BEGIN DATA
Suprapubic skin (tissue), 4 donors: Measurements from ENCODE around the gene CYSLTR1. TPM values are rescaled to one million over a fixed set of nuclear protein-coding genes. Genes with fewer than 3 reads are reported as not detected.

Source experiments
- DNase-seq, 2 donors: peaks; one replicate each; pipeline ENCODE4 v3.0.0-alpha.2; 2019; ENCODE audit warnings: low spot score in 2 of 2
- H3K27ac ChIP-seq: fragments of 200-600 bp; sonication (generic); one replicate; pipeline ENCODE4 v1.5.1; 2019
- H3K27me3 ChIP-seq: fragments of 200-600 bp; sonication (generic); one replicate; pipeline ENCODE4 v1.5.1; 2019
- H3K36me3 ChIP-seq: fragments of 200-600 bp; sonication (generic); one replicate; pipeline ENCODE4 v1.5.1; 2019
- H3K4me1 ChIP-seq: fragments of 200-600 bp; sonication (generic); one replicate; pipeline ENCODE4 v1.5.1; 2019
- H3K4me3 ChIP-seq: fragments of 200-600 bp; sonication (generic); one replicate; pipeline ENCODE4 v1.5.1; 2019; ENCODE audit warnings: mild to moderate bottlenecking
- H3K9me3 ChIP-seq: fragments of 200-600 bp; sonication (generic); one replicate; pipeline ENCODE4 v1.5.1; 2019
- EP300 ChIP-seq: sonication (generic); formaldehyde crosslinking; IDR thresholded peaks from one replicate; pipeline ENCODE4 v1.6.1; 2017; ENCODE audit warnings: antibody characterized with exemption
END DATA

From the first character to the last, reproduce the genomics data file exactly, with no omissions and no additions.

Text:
Suprapubic skin (tissue), 4 donors: Measurements from ENCODE around the gene CYSLTR1. TPM values are rescaled to one million over a fixed set of nuclear protein-coding genes. Genes with fewer than 3 reads are reported as not detected.

Source experiments
- DNase-seq, 2 donors: peaks; one replicate each; pipeline ENCODE4 v3.0.0-alpha.2; 2019; ENCODE audit warnings: low spot score in 2 of 2
- H3K27ac ChIP-seq: fragments of 200-600 bp; sonication (generic); one replicate; pipeline ENCODE4 v1.5.1; 2019
- H3K27me3 ChIP-seq: fragments of 200-600 bp; sonication (generic); one replicate; pipeline ENCODE4 v1.5.1; 2019
- H3K36me3 ChIP-seq: fragments of 200-600 bp; sonication (generic); one replicate; pipeline ENCODE4 v1.5.1; 2019
- H3K4me1 ChIP-seq: fragments of 200-600 bp; sonication (generic); one replicate; pipeline ENCODE4 v1.5.1; 2019
- H3K4me3 ChIP-seq: fragments of 200-600 bp; sonication (generic); one replicate; pipeline ENCODE4 v1.5.1; 2019; ENCODE audit warnings: mild to moderate bottlenecking
- H3K9me3 ChIP-seq: fragments of 200-600 bp; sonication (generic); one replicate; pipeline ENCODE4 v1.5.1; 2019
- EP300 ChIP-seq: sonication (generic); formaldehyde crosslinking; IDR thresholded peaks from one replicate; pipeline ENCODE4 v1.6.1; 2017; ENCODE audit warnings: antibody characterized with exemption